When Death comes to open the lid of the coffin,
Each one who has wings will fly off to Eternity,
But those without will remain locked in the coffin.
So, my friends, before the lid of this coffin is taken off,
Do all you can to become a bird of the Way to God;
Do all you can to develop your wings and your feathers."

- Farid ud Din Attar,

translation by Andrew Harvey and Eryk Hanut - 'Perfume of the Desert'

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From Sandra Ma:
A Sufi mystic was very poor, hungry, rejected, tired of the journey. He went to a village in the night and the village wouldn't accept him. The village belonged to the orthodox people. They wouldn't even give him shelter in the town. The night was cold and he was hungry, tired, shivering with not enough clothes. He was sitting outside the town under a tree. His disciples were sitting there with great sadness, depression, even anger.

And then he started praying and he said to God, 'You are wonderful! You always give me whatsoever I need.' This was too much.

A disciple said, 'Wait, now you are going too far, particularly on this night. These words are false. We are hungry, tired, with no clothes, and a cold night is descending. There are wild animals all around and we are rejected by the town, we are without shelter. For what are you giving your thankfulness to God? What do you mean when you say, "You always give me whatsoever I need?"'

The mystic said, 'Yes, I repeat it again: God gives me whatsoever I need. Tonight I need poverty, tonight I need being rejected, tonight I need to be hungry, in danger. Otherwise, why should He give it to me? It must be a need. It is needed and I have to be grateful. He looks after my needs so beautifully. He is really wonderful!'

This is an attitude that is unconcerned with the situation. The situation is not relevant.
Via Anand Zen.

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But where is this gathering?- I don't know, my little angel But do the others know?- No, they don't know either How can you go to a gathering without... knowing where it is?- It suffices to walk, just walk.Those who are invited will find the way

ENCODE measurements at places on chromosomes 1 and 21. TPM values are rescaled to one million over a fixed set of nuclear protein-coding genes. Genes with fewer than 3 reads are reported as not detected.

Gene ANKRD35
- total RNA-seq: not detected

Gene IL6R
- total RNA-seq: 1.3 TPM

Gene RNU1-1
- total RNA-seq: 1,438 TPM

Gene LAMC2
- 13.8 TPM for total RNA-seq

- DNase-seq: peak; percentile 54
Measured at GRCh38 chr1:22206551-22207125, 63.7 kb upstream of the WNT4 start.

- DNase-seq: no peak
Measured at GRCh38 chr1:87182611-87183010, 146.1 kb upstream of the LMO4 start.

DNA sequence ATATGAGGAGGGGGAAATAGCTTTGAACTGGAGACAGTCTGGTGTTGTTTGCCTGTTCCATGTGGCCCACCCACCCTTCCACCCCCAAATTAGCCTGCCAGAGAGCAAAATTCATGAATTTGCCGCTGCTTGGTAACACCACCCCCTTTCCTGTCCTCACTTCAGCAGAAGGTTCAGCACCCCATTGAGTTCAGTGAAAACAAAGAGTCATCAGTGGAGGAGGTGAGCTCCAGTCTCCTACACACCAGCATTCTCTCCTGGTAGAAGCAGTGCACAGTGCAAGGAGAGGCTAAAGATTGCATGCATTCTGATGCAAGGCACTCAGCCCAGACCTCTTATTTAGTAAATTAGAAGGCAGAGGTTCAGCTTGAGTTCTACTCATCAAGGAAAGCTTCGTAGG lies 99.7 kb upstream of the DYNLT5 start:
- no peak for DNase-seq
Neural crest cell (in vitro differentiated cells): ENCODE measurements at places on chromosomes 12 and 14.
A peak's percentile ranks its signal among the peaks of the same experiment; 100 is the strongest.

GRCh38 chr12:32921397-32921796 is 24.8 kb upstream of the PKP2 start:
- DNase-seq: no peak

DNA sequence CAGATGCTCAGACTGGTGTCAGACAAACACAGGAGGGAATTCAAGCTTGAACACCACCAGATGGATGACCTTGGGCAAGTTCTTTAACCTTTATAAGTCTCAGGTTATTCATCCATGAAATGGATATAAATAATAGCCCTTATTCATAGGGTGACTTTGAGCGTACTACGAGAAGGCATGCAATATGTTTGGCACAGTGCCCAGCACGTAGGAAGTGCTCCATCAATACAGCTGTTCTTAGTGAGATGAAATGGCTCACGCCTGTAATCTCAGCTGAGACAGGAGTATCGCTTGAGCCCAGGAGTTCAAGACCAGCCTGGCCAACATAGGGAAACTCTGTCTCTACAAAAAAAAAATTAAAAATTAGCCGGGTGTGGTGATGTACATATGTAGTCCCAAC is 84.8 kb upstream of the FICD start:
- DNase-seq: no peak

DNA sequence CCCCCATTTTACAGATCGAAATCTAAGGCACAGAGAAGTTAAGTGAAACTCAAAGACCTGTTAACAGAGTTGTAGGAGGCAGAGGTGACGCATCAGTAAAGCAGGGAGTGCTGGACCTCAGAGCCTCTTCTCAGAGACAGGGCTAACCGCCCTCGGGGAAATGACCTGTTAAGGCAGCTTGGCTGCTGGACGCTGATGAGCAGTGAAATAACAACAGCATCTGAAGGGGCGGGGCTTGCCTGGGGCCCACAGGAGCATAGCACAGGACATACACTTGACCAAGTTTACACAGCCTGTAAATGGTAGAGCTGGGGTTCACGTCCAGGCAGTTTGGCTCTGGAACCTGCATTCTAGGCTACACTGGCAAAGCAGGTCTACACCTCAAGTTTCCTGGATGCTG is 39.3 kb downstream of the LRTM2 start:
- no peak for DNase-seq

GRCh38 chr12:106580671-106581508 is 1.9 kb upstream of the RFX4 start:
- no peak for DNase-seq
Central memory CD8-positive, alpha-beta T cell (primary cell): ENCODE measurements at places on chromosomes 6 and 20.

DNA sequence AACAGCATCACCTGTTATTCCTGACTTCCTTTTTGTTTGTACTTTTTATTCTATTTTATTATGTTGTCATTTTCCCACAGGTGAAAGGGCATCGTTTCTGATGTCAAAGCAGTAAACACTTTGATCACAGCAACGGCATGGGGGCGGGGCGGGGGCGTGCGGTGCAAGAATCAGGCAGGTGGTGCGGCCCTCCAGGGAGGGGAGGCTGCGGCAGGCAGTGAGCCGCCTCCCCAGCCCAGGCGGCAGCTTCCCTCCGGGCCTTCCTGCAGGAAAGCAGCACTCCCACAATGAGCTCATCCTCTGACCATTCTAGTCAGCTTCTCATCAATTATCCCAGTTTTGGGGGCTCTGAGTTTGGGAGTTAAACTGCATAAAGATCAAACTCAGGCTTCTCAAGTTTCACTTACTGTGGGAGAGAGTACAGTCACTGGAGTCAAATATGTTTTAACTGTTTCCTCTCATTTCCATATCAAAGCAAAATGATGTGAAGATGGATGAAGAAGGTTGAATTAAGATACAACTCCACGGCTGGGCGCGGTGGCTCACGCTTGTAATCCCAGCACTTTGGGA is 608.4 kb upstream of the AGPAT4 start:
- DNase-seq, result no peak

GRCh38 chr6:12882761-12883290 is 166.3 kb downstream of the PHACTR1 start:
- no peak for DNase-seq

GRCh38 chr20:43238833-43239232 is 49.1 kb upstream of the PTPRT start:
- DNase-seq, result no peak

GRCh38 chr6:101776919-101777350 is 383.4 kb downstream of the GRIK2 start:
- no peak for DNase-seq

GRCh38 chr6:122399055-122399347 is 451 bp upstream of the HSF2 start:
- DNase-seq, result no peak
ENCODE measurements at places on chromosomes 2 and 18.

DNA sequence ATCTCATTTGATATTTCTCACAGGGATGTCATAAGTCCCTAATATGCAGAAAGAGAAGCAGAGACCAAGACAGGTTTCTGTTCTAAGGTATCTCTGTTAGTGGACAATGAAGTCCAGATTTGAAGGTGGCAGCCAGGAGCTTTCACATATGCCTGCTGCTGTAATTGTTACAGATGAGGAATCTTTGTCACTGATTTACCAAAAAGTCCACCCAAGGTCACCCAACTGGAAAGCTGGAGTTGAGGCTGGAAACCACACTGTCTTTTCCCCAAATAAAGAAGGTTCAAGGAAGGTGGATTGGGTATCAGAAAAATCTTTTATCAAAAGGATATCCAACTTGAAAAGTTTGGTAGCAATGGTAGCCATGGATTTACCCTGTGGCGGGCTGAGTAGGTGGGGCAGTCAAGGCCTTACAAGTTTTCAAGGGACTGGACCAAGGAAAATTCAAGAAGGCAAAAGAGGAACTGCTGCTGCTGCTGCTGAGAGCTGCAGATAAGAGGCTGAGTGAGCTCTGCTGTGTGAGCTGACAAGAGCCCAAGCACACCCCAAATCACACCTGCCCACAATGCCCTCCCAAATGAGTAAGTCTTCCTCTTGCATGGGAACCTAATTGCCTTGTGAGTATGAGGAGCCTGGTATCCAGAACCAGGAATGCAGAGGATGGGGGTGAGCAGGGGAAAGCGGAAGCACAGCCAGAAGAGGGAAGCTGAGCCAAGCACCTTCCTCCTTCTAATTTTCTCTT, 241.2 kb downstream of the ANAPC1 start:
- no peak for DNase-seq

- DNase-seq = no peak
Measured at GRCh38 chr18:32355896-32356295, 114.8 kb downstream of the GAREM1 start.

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A Sufi Story
Once it happened that a fish in the ocean heard somebody talking about ocean, and the fish heard for the first time that there exist something like ocean. She started to search, ask and inqiure, but nobody knew where the ocean w...as. they all said " Sometime in the past our ancestors knew it- it is written in scriptures. And the ocean was all around!. They were in the ocean ; they were talking , living in the ocean". Sometimes it happen that the closest, the nearest, is so obvious that you can forget it. The nearest is so near that you cannot look at it, because even to look at something a certain distance is needed. And there is no space between the fish and the ocean- no gap. the fish is the part of the ocean, just like a wave; or the ocean is just the infinite spread of the being of the fish. They are not two; they exist together, their being is joined together. Their bodies may appear different but their inner spirit is one, it is unitary. The same is the situation with us. We go on asking about existence of God. God cannot be an object of any search; he remains the very subjectivity. You are not going to find him somewhere else because he is everywhere. God just means the whole existence, the totality, the ocean that surrounds you, the ocean of life...